Related: The most likely result for Villa’s season is a play-off berth

It’s what the table tells us, it’s what the underlying metrics tell us, and it’s what the bookies tell us. At Sky Bet, Villa’s odds of a top-two finish are 10/1, with making the play-off at evens and a finish outside the top six at 11/10.

More than just that, Villa need to make up a 10-point gap on Cardiff City, plus gain ground on Bristol City and Derby County to pass them and perform better than anyone behind them. If we treat 90 points as the required target, Villa will need to finish the season 16-5-3. You have to assume one or two fluky losses, and one or two losses where you get outplayed. In every other match, though, you need to at least be even with the opposition, and more often than not, you need to be significantly better. There’s no evidence that this team is capable of that.

And that’s not a horrible thing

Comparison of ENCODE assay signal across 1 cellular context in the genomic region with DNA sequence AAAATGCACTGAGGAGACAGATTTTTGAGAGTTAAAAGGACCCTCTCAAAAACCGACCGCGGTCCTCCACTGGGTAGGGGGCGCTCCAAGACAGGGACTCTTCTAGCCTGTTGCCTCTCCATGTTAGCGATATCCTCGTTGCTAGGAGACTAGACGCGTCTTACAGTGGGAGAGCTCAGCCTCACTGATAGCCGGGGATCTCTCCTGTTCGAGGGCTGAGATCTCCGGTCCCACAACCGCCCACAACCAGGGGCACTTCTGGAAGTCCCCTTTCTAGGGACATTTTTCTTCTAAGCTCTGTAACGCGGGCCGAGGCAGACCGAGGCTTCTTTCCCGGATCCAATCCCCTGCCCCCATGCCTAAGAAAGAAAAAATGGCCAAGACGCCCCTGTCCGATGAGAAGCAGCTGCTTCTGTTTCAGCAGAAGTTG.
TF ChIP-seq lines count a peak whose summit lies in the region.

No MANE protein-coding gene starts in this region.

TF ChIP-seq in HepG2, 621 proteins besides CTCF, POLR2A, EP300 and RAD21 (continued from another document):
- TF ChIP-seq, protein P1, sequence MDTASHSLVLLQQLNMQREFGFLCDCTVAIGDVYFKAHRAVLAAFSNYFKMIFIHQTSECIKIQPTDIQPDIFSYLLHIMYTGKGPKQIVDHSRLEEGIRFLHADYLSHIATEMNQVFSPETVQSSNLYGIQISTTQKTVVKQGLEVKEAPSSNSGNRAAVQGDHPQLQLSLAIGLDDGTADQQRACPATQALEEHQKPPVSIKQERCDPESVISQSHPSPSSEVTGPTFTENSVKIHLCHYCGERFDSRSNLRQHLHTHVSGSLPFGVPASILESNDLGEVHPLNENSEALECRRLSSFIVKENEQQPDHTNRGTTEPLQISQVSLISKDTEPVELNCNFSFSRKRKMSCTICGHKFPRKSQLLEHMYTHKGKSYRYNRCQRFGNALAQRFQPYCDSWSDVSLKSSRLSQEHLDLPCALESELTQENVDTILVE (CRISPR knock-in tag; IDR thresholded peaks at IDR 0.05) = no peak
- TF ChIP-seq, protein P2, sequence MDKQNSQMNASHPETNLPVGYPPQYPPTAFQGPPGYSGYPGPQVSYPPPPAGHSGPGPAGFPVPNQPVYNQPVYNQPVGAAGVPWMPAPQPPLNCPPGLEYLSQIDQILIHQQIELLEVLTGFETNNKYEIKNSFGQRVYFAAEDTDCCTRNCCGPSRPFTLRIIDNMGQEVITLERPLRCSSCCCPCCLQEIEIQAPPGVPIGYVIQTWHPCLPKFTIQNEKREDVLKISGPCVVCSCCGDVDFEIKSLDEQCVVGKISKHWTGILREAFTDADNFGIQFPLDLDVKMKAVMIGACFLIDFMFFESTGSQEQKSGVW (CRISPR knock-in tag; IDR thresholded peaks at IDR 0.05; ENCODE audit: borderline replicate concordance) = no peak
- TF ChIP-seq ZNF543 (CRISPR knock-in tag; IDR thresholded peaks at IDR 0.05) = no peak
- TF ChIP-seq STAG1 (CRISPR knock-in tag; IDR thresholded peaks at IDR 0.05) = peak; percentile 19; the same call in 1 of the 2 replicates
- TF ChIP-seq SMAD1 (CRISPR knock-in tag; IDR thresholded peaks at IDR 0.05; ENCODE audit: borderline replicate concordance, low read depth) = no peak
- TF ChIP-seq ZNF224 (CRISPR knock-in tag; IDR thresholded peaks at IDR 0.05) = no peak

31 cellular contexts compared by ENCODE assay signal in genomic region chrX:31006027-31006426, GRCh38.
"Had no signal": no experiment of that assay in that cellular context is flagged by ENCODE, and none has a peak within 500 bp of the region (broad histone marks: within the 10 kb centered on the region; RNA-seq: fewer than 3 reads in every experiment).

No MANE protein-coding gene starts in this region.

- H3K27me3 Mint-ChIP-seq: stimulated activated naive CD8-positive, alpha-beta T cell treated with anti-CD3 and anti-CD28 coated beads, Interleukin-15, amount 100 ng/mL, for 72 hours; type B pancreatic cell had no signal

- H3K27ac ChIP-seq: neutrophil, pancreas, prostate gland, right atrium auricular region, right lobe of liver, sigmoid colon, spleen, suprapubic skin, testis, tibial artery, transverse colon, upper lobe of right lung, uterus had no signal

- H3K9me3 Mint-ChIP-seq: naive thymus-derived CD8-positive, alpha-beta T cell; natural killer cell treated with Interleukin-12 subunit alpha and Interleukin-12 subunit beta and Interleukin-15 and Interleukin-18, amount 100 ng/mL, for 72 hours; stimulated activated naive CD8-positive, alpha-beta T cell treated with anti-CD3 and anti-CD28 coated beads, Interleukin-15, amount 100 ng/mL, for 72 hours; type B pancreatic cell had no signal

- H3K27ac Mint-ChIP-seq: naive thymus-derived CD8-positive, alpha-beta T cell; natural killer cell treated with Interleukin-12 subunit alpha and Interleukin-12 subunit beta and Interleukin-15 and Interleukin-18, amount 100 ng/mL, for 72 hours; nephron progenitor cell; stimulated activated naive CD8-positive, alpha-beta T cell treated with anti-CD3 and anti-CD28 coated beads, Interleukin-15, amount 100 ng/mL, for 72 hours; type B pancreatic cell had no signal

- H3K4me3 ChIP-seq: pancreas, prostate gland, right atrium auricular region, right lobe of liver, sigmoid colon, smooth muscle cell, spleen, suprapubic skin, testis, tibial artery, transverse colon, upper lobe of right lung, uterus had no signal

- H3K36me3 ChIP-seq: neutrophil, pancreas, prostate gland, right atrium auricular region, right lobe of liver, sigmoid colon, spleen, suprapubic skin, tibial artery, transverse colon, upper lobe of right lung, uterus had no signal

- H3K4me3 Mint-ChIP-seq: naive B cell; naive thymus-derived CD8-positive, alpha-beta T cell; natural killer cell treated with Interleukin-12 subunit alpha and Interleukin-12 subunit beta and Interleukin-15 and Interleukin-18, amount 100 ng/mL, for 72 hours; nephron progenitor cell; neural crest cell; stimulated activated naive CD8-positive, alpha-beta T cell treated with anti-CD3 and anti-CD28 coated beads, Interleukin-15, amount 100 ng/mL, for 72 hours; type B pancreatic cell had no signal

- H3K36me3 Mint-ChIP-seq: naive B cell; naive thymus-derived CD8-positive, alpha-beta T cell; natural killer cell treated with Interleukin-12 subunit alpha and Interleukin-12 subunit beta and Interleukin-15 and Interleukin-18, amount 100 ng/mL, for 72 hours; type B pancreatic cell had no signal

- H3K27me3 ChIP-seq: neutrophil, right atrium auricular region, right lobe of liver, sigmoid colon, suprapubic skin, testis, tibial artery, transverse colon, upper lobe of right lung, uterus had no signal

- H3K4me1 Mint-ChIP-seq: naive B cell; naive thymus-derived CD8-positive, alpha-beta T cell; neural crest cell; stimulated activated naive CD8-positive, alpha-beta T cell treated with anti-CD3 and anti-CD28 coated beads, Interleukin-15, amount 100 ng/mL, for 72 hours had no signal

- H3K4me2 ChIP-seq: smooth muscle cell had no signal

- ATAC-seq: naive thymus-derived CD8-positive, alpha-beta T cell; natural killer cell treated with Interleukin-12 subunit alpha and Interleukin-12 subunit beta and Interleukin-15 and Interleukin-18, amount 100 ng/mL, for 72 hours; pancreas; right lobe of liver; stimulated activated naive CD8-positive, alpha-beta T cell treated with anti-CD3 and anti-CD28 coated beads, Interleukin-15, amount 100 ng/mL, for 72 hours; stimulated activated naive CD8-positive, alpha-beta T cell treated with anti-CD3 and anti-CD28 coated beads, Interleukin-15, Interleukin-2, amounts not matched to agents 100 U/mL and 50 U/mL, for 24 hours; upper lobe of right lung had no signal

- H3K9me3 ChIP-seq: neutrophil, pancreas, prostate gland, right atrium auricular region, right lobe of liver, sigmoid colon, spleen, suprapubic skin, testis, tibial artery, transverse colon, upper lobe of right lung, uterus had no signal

It is hard to win in this division. Wolves have a very good team, built around a philosophy, and that’s why they’re going to win automatic promotion. If you want to make a complaint related to Wolves, it should be that this Villa team was built without an actual philosophy (more on that later, actually).

But for any other club in this division, a top-six spot when your two talismen from the previous season (Jonathan Kodjia and Mile Jedinak) have missed most of the year would be seen as a good result. Even though we all thought automatic promotion should be a strong possibility, I don’t think it is necessarily a bad thing that Villa are in fifth place right now — just look at where talented sides like Middlesbrough (10th), Fulham (12th) and Sheffield Wednesday (15th) sit. A lot has not gone Villa’s way on the injury front, but this team still looks like a play-off side.

But can Steve Bruce win the play-off?

His track record says yes, with two Premier League promotions via that route on his CV. His time at Villa, however, raises doubts.